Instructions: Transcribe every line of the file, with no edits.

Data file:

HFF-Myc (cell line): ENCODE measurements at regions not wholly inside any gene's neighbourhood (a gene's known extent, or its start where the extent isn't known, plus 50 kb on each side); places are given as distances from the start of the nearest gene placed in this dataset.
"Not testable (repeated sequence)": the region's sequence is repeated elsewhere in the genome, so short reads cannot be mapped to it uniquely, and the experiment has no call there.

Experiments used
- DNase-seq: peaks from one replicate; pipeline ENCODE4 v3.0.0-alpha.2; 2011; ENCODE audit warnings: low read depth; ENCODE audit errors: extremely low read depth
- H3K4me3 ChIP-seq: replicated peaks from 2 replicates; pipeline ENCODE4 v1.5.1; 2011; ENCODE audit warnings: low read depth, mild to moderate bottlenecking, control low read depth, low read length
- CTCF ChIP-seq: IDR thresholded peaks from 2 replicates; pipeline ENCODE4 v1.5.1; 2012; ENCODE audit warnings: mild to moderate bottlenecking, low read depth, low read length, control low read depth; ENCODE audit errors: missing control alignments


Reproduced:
HFF-Myc (cell line): ENCODE measurements at regions not wholly inside any gene's neighbourhood (a gene's known extent, or its start where the extent isn't known, plus 50 kb on each side); places are given as distances from the start of the nearest gene placed in this dataset.
"Not testable (repeated sequence)": the region's sequence is repeated elsewhere in the genome, so short reads cannot be mapped to it uniquely, and the experiment has no call there.

Experiments used
- DNase-seq: peaks from one replicate; pipeline ENCODE4 v3.0.0-alpha.2; 2011; ENCODE audit warnings: low read depth; ENCODE audit errors: extremely low read depth
- H3K4me3 ChIP-seq: replicated peaks from 2 replicates; pipeline ENCODE4 v1.5.1; 2011; ENCODE audit warnings: low read depth, mild to moderate bottlenecking, control low read depth, low read length
- CTCF ChIP-seq: IDR thresholded peaks from 2 replicates; pipeline ENCODE4 v1.5.1; 2012; ENCODE audit warnings: mild to moderate bottlenecking, low read depth, low read length, control low read depth; ENCODE audit errors: missing control alignments